Emergency workers after the Parsons Green attack.

A morning roundup of the day’s news.

More terror: The stress for London continues with the fifth major terrorist attack of this year, an explosion on a crowded underground train this morning that sent at least 22 to the hospital. The New York Times reports:

Taken together, the terrorist violence has been the deadliest on British soil since July 7, 2005, when suicide bombers set off explosions on three subway cars and a double-decker bus in London, killing 52 people and injuring scores of others.

The new attack immediately revived concerns that militants might be targeting the Underground, commonly known as the Tube — the world’s oldest subway system and one of its busiest.

Tech vs. cities: Apple and Amazon may have different strategies—Apple insulating itself in its Cupertino spaceship as Amazon hunts for a new urban site—but a Los Angeles Times column finds the same attitude beneath the hood: “that the wealthiest and most powerful tech companies owe nothing to the American city.”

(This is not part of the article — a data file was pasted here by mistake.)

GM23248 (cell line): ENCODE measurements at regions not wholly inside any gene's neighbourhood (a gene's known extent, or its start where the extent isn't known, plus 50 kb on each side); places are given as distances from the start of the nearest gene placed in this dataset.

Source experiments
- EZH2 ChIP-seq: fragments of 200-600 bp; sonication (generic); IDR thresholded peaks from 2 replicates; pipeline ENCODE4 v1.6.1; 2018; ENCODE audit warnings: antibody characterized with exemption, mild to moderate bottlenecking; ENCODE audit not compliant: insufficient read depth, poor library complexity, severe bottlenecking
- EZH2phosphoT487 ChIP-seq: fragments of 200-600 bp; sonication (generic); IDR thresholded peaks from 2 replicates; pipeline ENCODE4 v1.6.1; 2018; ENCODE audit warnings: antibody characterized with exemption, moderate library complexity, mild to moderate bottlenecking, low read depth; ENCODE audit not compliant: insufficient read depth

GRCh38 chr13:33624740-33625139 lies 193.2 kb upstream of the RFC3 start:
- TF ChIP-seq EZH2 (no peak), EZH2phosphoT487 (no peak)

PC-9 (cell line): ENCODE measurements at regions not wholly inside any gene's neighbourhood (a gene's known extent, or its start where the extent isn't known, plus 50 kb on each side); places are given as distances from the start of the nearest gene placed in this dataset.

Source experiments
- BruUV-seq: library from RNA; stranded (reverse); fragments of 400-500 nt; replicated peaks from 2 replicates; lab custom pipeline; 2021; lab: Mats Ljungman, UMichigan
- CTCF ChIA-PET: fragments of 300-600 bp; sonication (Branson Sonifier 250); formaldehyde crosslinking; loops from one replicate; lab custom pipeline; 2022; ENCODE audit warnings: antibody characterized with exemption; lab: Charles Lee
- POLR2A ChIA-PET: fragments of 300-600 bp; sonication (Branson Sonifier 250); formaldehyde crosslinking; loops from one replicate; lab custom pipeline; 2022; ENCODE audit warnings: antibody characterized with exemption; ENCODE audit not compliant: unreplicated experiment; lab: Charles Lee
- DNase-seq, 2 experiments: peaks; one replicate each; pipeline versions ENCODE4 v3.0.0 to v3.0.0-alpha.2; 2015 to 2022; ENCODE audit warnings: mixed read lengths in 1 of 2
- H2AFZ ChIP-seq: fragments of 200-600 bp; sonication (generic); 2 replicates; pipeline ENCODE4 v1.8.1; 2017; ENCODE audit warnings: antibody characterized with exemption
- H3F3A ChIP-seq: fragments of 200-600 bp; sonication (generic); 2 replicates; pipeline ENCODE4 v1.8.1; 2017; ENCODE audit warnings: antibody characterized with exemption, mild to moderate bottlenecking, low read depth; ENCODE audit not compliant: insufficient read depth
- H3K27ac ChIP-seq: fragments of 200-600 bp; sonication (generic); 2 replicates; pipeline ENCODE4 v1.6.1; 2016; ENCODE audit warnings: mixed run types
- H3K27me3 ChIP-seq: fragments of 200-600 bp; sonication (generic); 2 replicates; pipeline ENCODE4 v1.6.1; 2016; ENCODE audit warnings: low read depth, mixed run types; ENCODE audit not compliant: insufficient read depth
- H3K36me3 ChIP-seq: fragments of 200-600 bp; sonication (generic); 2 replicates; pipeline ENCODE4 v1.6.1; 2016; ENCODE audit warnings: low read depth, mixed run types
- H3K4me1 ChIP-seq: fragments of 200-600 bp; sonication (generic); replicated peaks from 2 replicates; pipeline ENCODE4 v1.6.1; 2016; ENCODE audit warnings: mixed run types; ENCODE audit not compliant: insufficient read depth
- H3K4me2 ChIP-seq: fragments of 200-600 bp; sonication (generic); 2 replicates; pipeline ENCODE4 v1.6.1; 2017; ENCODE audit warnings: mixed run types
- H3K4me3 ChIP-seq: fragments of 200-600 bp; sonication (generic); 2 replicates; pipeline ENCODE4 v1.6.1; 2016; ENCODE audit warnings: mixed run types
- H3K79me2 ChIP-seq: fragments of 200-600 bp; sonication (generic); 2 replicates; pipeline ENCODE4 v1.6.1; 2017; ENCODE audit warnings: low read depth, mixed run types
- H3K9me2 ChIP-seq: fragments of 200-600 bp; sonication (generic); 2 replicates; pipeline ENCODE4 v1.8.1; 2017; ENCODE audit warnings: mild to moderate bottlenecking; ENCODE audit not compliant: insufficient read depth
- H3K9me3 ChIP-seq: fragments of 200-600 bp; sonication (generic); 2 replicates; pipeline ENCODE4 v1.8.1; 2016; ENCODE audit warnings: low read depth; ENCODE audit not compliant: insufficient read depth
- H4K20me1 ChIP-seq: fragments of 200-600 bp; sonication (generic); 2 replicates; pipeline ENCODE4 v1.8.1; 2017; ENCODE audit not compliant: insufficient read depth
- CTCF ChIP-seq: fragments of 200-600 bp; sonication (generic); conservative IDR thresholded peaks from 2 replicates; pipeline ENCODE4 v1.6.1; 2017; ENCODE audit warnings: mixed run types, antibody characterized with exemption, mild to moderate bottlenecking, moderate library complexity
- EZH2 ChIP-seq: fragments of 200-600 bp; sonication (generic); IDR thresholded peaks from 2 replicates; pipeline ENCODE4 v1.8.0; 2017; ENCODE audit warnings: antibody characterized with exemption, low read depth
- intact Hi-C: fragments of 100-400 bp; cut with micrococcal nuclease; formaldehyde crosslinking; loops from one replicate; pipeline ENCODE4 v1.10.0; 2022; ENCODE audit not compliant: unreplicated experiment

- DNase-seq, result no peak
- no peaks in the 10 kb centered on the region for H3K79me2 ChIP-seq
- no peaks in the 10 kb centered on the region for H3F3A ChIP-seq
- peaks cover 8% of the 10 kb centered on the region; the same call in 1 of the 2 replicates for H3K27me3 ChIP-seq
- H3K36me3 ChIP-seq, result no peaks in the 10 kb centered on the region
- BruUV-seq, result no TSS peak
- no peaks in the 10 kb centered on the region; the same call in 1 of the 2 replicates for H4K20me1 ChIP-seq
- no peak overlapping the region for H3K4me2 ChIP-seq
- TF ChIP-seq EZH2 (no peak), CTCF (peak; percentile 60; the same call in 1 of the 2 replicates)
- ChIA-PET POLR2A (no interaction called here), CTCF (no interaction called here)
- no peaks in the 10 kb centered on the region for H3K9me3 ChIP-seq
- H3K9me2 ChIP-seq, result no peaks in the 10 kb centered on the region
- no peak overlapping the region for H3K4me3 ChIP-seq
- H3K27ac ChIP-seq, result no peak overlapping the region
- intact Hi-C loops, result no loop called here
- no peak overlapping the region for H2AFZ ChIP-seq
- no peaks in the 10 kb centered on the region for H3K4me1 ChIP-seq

Second take on rural poverty: The Washington Post is calling for “a smarter narrative on rural America,” after finding virtually no change in the income gap between metro vs. non-metro areas over the past two decades—Census numbers that “don't exactly square with the relentless narrative of rural decline.”

Canada’s robot hub: Montreal is no Silicon Valley, but it’s on the way to becoming a hotbed for artificial intelligence technology. See: Facebook’s plans to open its fourth AI research lab in the Canadian city. (Fast Company)

Cycling down: Though bike commuting rates have slipped for the second year in a row across the U.S., a handful of cities including Pittsburgh, Detroit, and Cleveland are posting all-time highs. (Streetsblog)

Designing Atlanta: There’s much to like about the Atlanta City Design—a blueprint that includes new transit options, parks, and affordable housing—but without good schools, are parents really going to stick around? (Atlanta Journal-Constitution)

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